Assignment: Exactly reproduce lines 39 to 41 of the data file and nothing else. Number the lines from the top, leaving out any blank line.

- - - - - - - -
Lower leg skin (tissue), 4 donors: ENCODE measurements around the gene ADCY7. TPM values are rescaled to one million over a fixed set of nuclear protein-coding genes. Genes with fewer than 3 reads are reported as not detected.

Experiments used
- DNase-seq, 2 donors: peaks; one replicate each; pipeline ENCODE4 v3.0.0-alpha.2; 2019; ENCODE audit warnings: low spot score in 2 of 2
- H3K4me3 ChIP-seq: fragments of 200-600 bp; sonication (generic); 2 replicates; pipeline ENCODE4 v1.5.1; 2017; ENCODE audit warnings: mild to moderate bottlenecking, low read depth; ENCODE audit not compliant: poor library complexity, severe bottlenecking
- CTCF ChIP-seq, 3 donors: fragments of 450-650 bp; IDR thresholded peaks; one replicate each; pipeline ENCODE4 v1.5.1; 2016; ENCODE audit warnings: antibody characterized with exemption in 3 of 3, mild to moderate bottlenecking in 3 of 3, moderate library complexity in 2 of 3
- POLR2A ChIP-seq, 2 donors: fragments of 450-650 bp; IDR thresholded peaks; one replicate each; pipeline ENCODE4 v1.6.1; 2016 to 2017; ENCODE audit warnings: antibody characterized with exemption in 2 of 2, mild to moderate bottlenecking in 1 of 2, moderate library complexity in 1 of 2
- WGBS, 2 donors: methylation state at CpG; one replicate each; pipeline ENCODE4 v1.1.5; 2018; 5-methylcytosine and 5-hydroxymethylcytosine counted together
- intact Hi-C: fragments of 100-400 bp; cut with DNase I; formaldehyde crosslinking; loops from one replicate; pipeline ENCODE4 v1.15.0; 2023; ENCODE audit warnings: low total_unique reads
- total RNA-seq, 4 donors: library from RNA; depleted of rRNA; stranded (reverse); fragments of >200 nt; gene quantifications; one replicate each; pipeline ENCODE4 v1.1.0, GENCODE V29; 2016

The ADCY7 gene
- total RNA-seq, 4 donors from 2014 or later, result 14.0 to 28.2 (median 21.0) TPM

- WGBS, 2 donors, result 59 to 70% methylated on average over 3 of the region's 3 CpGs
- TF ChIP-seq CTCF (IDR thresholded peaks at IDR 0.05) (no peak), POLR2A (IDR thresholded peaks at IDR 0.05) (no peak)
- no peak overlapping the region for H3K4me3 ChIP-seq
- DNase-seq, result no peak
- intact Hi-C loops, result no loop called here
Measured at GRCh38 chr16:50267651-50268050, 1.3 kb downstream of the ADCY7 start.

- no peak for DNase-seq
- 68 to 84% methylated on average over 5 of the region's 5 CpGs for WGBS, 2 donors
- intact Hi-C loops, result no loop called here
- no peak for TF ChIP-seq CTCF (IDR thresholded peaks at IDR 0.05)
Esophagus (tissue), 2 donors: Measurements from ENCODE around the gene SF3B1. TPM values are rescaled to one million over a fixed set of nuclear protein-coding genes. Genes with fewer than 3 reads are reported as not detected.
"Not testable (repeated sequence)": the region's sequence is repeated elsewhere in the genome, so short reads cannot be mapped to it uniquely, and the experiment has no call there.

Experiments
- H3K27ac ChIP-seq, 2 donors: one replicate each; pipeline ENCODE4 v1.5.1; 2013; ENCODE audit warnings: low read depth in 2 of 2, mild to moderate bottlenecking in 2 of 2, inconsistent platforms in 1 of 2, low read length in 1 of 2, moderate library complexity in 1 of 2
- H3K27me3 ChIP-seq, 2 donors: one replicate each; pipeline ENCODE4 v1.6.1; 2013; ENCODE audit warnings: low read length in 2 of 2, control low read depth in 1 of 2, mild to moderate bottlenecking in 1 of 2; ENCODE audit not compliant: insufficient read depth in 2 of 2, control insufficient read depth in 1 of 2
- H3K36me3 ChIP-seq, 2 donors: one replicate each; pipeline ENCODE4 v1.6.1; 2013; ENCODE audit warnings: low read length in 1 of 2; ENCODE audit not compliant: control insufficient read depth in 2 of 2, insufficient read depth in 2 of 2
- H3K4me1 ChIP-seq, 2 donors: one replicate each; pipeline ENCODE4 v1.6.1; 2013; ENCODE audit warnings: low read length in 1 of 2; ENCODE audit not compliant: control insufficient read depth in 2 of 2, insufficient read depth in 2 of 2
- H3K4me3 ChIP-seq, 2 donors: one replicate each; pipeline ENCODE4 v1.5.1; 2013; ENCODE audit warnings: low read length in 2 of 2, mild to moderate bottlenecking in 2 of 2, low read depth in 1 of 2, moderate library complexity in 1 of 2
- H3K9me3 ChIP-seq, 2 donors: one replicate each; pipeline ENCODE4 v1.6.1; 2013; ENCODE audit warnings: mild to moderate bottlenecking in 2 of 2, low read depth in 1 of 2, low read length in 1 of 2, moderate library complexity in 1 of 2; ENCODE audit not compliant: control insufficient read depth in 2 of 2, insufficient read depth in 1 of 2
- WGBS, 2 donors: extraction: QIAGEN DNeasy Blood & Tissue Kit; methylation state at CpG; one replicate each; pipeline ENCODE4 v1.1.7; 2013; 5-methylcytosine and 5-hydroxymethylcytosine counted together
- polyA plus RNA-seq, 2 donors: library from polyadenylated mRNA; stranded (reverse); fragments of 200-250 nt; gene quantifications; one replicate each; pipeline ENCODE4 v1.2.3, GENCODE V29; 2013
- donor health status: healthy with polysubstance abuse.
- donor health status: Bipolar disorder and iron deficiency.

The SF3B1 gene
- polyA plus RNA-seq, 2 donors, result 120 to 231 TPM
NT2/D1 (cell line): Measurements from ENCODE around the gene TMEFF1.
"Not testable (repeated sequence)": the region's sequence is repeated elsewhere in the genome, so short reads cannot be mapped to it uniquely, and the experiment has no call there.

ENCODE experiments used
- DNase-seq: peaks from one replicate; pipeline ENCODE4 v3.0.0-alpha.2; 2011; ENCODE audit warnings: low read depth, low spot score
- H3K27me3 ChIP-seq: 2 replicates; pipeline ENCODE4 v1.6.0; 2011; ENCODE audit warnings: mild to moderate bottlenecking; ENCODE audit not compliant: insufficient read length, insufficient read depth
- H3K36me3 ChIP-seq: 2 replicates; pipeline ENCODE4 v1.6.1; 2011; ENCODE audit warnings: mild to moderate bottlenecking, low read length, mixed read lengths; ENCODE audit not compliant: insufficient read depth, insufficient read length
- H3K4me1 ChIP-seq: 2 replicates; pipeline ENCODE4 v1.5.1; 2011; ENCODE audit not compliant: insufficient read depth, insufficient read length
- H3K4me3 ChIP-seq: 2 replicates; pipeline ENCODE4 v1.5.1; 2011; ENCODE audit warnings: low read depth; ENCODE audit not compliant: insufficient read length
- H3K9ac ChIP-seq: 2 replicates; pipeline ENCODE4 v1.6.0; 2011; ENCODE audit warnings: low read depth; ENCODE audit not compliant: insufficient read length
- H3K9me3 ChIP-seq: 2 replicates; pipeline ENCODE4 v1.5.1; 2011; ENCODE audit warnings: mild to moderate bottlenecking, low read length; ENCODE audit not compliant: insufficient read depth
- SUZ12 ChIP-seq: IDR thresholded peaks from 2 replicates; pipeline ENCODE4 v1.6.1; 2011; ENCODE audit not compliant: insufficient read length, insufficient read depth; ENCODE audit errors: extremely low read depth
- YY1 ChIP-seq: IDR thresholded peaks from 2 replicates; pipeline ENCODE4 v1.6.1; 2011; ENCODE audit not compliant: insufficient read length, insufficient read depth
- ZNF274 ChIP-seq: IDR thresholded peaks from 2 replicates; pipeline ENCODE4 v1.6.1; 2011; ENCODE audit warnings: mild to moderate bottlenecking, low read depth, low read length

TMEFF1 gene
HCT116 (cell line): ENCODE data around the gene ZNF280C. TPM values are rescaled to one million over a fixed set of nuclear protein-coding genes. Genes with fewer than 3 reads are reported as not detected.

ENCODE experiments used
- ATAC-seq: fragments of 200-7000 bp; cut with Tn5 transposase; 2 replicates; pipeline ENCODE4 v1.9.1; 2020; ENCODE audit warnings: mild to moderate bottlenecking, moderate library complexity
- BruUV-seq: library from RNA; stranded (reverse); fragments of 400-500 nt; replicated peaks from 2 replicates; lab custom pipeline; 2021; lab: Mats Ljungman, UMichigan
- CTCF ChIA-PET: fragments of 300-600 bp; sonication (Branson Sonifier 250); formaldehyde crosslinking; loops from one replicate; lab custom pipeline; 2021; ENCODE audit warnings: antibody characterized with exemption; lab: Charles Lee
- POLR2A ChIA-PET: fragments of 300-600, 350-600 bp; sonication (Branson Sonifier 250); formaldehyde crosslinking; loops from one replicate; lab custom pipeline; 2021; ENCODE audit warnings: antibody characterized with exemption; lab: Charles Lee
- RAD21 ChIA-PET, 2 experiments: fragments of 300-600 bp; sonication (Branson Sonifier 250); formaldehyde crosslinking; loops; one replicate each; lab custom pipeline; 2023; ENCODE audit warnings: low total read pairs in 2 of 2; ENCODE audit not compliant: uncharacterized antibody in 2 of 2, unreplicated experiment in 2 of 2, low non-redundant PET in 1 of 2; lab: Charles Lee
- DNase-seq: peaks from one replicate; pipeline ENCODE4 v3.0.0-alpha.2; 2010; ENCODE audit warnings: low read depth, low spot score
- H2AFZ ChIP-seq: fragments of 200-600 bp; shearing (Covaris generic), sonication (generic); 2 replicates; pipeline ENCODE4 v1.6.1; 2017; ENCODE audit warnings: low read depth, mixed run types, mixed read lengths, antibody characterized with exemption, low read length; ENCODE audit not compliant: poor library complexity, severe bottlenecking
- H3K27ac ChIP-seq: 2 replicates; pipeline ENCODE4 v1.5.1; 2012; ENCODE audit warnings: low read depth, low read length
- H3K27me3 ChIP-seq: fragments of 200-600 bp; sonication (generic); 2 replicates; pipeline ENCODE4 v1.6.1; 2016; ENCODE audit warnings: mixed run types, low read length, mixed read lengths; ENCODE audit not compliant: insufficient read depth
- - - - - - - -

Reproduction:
ENCODE experiments used
- DNase-seq: peaks from one replicate; pipeline ENCODE4 v3.0.0-alpha.2; 2011; ENCODE audit warnings: low read depth, low spot score
- H3K27me3 ChIP-seq: 2 replicates; pipeline ENCODE4 v1.6.0; 2011; ENCODE audit warnings: mild to moderate bottlenecking; ENCODE audit not compliant: insufficient read length, insufficient read depth